Wendy Nelson once wrote about the spiritual manifestation she received as the prophetic mantle fell upon her husband, President Russell M. Nelson. The manifestation “was so vivid, so clear, so real!” she said, that every detail of the experience “was seared into my mind and heart.” The details of the experience are too sacred to share, she tells us, but it was nevertheless one “that I can neither forget nor deny.”[1] Sister Nelson thus came to know that her husband was the prophet of the Lord—and she knew it not because of her intellect, or because that’s just how things work in the Church. She came to know it because the Spirit had manifested it to her with vividness and power.

This is true for all of us. There’s no way we can ever know enough to figure out whether those called as prophets really are prophets. Both real and false prophets will say things that are appealing, even inspiring; both can say things that are puzzling or unintuitive. Even false prophets can happen upon accurate predictions or manufacture believable miracles. And even true prophets can be plagued by critics and enemies who portray them as false ones. We aren’t smart enough to know which is which with certainty from our brains. We need something else.

That something else is, of course, the Spirit. The Spirit can give us more certainty than the normal senses can give us. We can know divine things by the Spirit better than we know earthly things. We can experience the power of the Spirit almost to the consuming of our flesh, and we gain a certainty beyond certainty when we do so.

This doesn’t mean that every spiritual message comes with such power, of course. More often the Spirit gives us a feeling of rightness and truth that, while not overwhelming, nevertheless bears witness of itself. It delivers deep spiritual conviction even when it is not overpowering. If we are paying attention, deep in our souls the Lord tells us what is right and true.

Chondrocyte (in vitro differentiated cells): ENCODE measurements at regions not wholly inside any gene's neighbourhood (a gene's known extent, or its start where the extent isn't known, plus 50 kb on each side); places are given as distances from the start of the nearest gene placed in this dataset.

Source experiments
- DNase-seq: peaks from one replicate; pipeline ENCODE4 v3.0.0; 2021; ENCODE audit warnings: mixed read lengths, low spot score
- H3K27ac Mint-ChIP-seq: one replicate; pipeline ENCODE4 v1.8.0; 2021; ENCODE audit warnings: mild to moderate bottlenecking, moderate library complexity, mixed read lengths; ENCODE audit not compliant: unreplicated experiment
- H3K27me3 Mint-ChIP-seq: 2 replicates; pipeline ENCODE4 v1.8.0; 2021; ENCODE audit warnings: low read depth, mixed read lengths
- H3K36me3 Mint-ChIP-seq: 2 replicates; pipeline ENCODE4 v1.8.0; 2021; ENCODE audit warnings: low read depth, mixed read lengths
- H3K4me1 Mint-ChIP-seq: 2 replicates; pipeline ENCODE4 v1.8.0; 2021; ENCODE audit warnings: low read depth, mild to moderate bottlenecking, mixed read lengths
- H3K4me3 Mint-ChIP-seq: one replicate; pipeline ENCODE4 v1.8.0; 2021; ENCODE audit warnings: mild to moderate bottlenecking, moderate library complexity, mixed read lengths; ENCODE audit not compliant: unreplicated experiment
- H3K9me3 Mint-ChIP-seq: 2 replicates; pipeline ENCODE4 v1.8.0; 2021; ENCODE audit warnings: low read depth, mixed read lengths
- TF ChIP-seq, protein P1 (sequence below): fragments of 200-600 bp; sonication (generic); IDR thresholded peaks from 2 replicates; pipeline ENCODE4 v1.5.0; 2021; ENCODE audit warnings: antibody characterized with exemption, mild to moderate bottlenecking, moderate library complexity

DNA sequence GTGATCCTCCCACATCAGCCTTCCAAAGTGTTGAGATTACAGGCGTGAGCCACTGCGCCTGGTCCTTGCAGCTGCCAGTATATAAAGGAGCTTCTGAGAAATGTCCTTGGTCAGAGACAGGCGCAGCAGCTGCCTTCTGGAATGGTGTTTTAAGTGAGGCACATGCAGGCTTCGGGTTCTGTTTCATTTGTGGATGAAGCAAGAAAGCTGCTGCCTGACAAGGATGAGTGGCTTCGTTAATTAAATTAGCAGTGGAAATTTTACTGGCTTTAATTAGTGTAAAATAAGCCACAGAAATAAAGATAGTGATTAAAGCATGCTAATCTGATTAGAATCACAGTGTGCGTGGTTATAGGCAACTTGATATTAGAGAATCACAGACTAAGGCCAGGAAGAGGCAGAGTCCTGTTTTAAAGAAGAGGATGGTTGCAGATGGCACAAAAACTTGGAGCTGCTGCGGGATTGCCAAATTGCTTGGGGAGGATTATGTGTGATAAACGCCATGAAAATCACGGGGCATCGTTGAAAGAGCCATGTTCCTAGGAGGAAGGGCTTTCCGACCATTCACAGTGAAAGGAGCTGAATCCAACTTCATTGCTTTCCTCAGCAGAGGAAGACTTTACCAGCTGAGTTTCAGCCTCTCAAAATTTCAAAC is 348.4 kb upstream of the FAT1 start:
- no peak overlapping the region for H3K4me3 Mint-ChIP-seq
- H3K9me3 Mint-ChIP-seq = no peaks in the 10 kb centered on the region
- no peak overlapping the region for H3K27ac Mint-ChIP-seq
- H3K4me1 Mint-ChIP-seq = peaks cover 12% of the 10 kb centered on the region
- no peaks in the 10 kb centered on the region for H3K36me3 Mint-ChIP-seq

Ultimately, this is where we must look to learn about prophets, seers, and revelators. No amount of mortal evidence can prove that they are the Lord’s chosen. Their callings are divine—and mortal brains, on their own, can never figure out what is divine. People try, of course, and  wrangle endlessly about one matter or another that might undermine the status of the Lord’s chosen. That is nothing new. The scribes and Pharisees did that regarding the Lord Himself. Failing to heed the Spirit, they relied solely on their brains—and their brains led them to call out for His crucifixion. They rejected their Lord—the very Creator of heaven and earth—even as He stood before them.

Sadly, the same is true for some, today, regarding the Lord’s chosen servants. Even as these prophetic leaders stand before us, some cannot see the divine mantle that rests upon them. But it is there. Mortal brains alone cannot see it, and because of this—just as with the scribes and Pharisees regarding Jesus—mortal brains will always have reasons to deny it. But also—just as with the scribes and Pharisees—these mortal brains will also always be wrong.

Only a divine source can teach us divine things. And that’s why only the Spirit—not the endless cries of mortal critics—can teach us the truth about prophets. And the good news is that we can have the Spirit. Just as the Lord could sear the truth of President Nelson’s calling into Sister Nelson’s mind and heart, He can sear it into ours. We have to ask for it and live for it, but we too can know from a divine source. That is not a pipe dream; it is an absolute and glorious reality.


Learn more about modern prophets in the authors’ new book The Last Safe Place.

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[1] Wendy W. Nelson, The Heavens Are Open (Salt Lake City, Utah: Deseret Book, 2019), 82–83.